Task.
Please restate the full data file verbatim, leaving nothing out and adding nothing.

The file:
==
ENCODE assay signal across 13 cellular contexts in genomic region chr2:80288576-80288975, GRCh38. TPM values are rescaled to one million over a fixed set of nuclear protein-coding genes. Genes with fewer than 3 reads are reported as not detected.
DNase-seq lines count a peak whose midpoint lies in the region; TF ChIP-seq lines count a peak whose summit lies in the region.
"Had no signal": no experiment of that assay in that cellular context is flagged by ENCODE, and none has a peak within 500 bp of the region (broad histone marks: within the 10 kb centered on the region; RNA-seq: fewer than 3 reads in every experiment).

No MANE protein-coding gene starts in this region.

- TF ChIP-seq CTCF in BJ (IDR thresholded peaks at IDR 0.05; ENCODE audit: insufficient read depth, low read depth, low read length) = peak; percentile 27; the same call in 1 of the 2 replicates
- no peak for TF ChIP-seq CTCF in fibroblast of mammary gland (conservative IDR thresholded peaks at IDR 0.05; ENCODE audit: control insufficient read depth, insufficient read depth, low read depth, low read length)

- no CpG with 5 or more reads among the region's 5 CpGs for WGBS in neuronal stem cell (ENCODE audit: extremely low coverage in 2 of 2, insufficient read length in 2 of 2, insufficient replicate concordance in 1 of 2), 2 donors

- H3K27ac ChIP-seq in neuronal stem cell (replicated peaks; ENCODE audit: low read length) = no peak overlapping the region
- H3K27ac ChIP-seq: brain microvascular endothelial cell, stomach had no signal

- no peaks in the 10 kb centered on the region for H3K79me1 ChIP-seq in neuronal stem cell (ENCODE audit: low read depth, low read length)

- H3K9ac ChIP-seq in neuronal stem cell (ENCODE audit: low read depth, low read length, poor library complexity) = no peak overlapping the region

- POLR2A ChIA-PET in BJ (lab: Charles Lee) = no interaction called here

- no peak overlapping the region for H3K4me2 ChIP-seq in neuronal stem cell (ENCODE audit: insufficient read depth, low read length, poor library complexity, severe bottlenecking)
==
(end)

ENCODE assay signal across 13 cellular contexts in genomic region chr2:80288576-80288975, GRCh38. TPM values are rescaled to one million over a fixed set of nuclear protein-coding genes. Genes with fewer than 3 reads are reported as not detected.
DNase-seq lines count a peak whose midpoint lies in the region; TF ChIP-seq lines count a peak whose summit lies in the region.
"Had no signal": no experiment of that assay in that cellular context is flagged by ENCODE, and none has a peak within 500 bp of the region (broad histone marks: within the 10 kb centered on the region; RNA-seq: fewer than 3 reads in every experiment).

No MANE protein-coding gene starts in this region.

- TF ChIP-seq CTCF in BJ (IDR thresholded peaks at IDR 0.05; ENCODE audit: insufficient read depth, low read depth, low read length) = peak; percentile 27; the same call in 1 of the 2 replicates
- no peak for TF ChIP-seq CTCF in fibroblast of mammary gland (conservative IDR thresholded peaks at IDR 0.05; ENCODE audit: control insufficient read depth, insufficient read depth, low read depth, low read length)

- no CpG with 5 or more reads among the region's 5 CpGs for WGBS in neuronal stem cell (ENCODE audit: extremely low coverage in 2 of 2, insufficient read length in 2 of 2, insufficient replicate concordance in 1 of 2), 2 donors

- H3K27ac ChIP-seq in neuronal stem cell (replicated peaks; ENCODE audit: low read length) = no peak overlapping the region
- H3K27ac ChIP-seq: brain microvascular endothelial cell, stomach had no signal

- no peaks in the 10 kb centered on the region for H3K79me1 ChIP-seq in neuronal stem cell (ENCODE audit: low read depth, low read length)

- H3K9ac ChIP-seq in neuronal stem cell (ENCODE audit: low read depth, low read length, poor library complexity) = no peak overlapping the region

- POLR2A ChIA-PET in BJ (lab: Charles Lee) = no interaction called here

- no peak overlapping the region for H3K4me2 ChIP-seq in neuronal stem cell (ENCODE audit: insufficient read depth, low read length, poor library complexity, severe bottlenecking)